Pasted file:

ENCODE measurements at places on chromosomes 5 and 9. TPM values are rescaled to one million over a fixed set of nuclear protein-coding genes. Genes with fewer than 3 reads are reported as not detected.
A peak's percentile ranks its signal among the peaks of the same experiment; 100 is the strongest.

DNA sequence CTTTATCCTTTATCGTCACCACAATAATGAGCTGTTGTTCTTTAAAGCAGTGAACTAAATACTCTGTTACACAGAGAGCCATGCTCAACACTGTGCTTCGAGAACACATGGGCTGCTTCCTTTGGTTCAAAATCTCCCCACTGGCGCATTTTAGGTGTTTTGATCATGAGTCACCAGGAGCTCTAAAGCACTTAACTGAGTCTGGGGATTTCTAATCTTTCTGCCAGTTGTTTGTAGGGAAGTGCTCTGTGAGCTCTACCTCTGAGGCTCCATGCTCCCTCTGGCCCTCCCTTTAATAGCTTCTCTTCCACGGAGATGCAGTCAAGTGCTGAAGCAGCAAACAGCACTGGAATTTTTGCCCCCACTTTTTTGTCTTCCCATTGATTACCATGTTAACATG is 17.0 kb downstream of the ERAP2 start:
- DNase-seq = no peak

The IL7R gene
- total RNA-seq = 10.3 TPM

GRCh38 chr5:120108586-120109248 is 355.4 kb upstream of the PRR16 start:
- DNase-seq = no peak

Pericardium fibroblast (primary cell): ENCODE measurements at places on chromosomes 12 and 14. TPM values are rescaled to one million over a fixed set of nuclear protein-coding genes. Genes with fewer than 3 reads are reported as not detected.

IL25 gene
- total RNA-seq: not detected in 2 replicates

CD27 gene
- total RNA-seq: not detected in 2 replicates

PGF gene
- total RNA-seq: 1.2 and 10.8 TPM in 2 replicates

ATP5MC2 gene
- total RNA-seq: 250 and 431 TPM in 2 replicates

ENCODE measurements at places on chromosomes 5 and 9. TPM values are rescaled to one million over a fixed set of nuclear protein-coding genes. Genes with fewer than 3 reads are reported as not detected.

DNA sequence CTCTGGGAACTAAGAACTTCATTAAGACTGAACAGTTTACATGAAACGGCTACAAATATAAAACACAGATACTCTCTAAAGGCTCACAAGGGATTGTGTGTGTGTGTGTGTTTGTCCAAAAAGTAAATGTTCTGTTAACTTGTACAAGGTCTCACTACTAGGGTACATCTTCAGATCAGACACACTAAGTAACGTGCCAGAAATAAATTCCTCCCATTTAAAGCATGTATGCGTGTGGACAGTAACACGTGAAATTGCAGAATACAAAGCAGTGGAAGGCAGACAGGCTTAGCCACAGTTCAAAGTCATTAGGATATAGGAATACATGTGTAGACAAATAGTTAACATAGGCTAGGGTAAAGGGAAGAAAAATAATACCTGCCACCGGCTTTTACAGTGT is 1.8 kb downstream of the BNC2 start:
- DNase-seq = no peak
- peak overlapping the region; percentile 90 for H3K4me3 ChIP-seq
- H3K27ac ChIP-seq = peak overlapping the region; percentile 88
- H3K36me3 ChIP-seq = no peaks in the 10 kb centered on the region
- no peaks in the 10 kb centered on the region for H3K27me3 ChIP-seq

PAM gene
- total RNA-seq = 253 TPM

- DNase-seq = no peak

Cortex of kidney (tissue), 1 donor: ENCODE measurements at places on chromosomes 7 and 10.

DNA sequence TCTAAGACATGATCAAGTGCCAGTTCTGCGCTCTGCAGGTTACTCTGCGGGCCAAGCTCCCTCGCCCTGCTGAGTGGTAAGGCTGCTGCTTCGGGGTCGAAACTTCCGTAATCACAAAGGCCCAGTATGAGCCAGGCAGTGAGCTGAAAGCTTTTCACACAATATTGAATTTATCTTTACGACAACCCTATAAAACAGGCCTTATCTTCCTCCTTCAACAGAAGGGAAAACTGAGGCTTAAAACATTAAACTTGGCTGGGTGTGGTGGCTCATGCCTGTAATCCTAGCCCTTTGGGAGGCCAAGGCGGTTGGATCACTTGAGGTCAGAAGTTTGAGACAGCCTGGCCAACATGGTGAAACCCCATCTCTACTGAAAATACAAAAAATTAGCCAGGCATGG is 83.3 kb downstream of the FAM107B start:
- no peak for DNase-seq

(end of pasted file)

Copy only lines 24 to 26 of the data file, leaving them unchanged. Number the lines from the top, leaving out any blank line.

- no peaks in the 10 kb centered on the region for H3K27me3 ChIP-seq

PAM gene
- total RNA-seq = 253 TPM